For a large portion of our readers who deal mostly with US higher education, it could be easy to dismiss Moodle as an LMS and an idea past its prime. Market data from Edutechnica shows that since 2013 the number of adopting US institutions has hit a plateau, but the total number of students served (number of institutions using Moodle as primary LMS scaled by enrollment) has actually decreased. Gone are the days of UCLA, LSU, Athabasca, North Carolina Community Colleges, UNC Charlotte and other high-profile Moodle selections from the late 2000s.1 Pop quiz: name the last significant LMS decision process in US higher ed that selected Moodle as a replacement for another system.
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And yet no other academic LMS solution comes close to Moodle in terms of worldwide deployments and learners enrolled. Even if you’re a US college or university, consider several reasons why Moodle matters.
Most Common LMS For Small Schools
Again using Edutechnica data (this time from early 2014), for US institutions with enrollments of 2,500 FTE or less Moodle is the market leader, surpassing Blackboard Learn.
Most Prevalent LMS In The World Based On Self-Reported Data
This is a tricky measurement as different solutions report their data differently and there is a motivation to inflate numbers, but it is still a useful data source to consider. The commercial LMSs release their number of worldwide clients and total number of students / learners in press releases, blog posts, or article references – typically combining data across all markets (higher ed, K-12, corporate learning). Open source solutions like Moodle and Sakai tend to list or summarize their actual adopting institutions on public web pages.
- Blackboard: 19,000 clients and 90-100 million students (but this is for all product lines; assume far less than half the counts from Bb Learn)
- Canvas: 1,200 clients and 18 million students (all for LMS)
- D2L: 1,100 clients and 15 million students (all product lines but mostly LMS)
- Sakai lists their number of adopting institutions: 270.
- Moodle uses a software identification strategy and posts their current number of sites (active LMS instances), course, and students. This can be found in Moodle Statistics. What are the numbers? 60,600 installations and 77 million students.
This data, however, has a large margin for error.
- On one hand, a large number of instances are for 500 students or less (as shown above), indicating personal or ad hoc non-institutional usage.
- On the other hand, system registration is voluntary and no one knows how many organizations just don’t report. For example, Blackboard’s Moodlerooms clients are not counted as the use a SaaS model without separate installations.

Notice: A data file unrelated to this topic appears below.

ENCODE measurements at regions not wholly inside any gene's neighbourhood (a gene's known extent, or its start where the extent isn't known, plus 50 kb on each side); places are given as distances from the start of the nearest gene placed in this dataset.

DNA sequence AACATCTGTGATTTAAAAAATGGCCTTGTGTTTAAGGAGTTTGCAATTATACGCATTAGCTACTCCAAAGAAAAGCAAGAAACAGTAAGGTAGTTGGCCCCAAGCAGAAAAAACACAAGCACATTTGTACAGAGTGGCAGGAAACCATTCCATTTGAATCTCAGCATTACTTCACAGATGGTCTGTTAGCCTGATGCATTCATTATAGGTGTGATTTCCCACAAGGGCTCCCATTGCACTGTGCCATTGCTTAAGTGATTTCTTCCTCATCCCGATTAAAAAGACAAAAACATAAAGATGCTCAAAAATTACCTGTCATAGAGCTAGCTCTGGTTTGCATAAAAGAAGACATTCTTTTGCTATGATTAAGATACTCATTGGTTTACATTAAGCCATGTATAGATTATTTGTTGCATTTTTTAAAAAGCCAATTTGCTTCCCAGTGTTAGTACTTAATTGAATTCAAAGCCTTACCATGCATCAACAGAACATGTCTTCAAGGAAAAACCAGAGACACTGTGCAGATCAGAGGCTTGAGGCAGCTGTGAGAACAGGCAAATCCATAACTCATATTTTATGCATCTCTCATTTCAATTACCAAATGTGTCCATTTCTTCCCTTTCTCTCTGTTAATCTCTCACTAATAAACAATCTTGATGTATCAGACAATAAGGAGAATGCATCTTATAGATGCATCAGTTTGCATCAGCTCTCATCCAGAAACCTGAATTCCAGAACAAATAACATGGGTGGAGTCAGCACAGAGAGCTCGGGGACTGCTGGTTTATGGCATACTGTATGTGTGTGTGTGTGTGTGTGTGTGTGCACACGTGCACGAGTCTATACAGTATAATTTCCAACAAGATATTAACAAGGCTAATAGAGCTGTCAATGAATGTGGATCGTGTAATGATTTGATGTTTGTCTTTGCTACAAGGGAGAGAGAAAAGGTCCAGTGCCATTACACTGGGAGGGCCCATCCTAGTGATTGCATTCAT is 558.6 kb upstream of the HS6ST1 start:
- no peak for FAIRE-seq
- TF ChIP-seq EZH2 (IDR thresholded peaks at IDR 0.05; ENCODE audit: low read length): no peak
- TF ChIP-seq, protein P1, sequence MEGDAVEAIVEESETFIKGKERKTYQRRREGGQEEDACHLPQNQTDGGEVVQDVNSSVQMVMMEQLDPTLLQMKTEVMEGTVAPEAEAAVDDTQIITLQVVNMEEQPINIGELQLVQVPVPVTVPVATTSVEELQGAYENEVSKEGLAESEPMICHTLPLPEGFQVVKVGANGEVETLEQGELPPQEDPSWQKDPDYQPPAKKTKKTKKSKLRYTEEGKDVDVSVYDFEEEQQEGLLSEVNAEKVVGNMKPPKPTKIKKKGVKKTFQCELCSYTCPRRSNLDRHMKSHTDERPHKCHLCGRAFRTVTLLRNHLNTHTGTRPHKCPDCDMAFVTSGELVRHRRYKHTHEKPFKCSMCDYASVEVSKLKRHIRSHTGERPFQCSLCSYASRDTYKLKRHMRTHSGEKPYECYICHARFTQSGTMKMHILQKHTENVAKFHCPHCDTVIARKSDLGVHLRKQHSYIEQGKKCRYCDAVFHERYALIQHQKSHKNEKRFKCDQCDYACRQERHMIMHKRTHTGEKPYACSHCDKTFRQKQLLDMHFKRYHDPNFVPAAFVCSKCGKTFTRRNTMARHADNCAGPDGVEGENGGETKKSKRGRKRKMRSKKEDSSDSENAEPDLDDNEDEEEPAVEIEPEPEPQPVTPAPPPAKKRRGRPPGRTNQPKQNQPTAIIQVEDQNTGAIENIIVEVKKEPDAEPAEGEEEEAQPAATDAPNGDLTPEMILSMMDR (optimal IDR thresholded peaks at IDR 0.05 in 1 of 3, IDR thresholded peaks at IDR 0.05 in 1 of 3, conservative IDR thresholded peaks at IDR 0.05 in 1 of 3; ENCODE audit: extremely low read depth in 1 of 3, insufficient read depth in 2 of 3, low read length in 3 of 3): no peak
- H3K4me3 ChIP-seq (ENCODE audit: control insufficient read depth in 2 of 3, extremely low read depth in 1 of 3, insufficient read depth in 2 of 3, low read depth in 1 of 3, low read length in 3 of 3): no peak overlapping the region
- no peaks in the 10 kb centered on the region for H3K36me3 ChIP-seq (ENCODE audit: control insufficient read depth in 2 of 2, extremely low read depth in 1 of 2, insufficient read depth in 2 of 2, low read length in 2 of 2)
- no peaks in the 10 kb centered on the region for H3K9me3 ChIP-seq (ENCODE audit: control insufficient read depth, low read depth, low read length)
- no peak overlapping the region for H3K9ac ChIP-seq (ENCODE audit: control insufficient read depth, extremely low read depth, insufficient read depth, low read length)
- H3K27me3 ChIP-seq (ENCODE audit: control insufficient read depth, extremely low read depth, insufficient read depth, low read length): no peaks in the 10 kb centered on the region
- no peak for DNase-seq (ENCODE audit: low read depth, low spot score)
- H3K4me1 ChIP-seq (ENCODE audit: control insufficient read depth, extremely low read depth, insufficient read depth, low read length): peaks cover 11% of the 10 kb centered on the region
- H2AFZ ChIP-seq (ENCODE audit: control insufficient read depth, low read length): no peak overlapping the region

We can eliminate much of the personal or ad hoc reporting usage by eliminating the 46,000 sites and 3.6 million students where enrollment is less than 500 per site. This leaves a conservative estimate of 14,600 sites (> 500 enrollment) and 73 million students.
Even with these conservative estimates, Moodle numbers are greater than any other academic LMS and are comparable to the largest corporate LMS (Skillsoft after its acquisition of SumTotal for 10,000 clients and 60 million end users). It is likely that even with the noise in the system, Moodle is still the most prevalent academic LMS in the world and on the same rough level as Skillsoft and Edmodo2 for overall LMS.
It is not easy to get worldwide LMS market data that does not come directly from the provider. The best one that I know of for academic usage is ListEdTech, which uses a wiki along with staff data collection and cleanup for higher education. This chart from 2013 shows the most commonly deployed LMS in each country, and Moodle has the most countries, by far.
Anecdotally, every time I have spot checked per country, as was done in Colombia talking to institutional staff and vendor resellers whose business it is to know their local market, I get similar results showing Moodle as the most common system outside of the US.
Online Service Providers
Two years ago I wrote how Moodle had “quietly become the dominant LMS for online service providers“, noting:
It is this market where the Moodle LMS has seen its most impressive growth in the US in the past two years, as approximately half of these providers use Moodle as their core learning platform. Typically the companies customize the platform by extensions to Moodle and white labeling. This market is interesting, as the companies themselves are growing, leading to organic growth in LMS usage.
Series of Posts
What began as an idea for a standalone Moodle analysis post has now morphed into a series of posts that Michael and I will write over the next couple of weeks. The reason we are putting this much emphasis on Moodle is that it matters a great deal, even in the US higher education market. With this large worldwide presence, it is natural that Moodle has become big business – institutions and corporates rely on Moodle for their core learning platform. Perhaps because of this usage growth, there appears to be some significant changes that to me indicate an inflection point for the Moodle community and how it allocates resources.
What changes are going on? How sustainable is this particular open source model? How well is the system adapting to new LMS solutions and end user expectations? Stay tuned for more.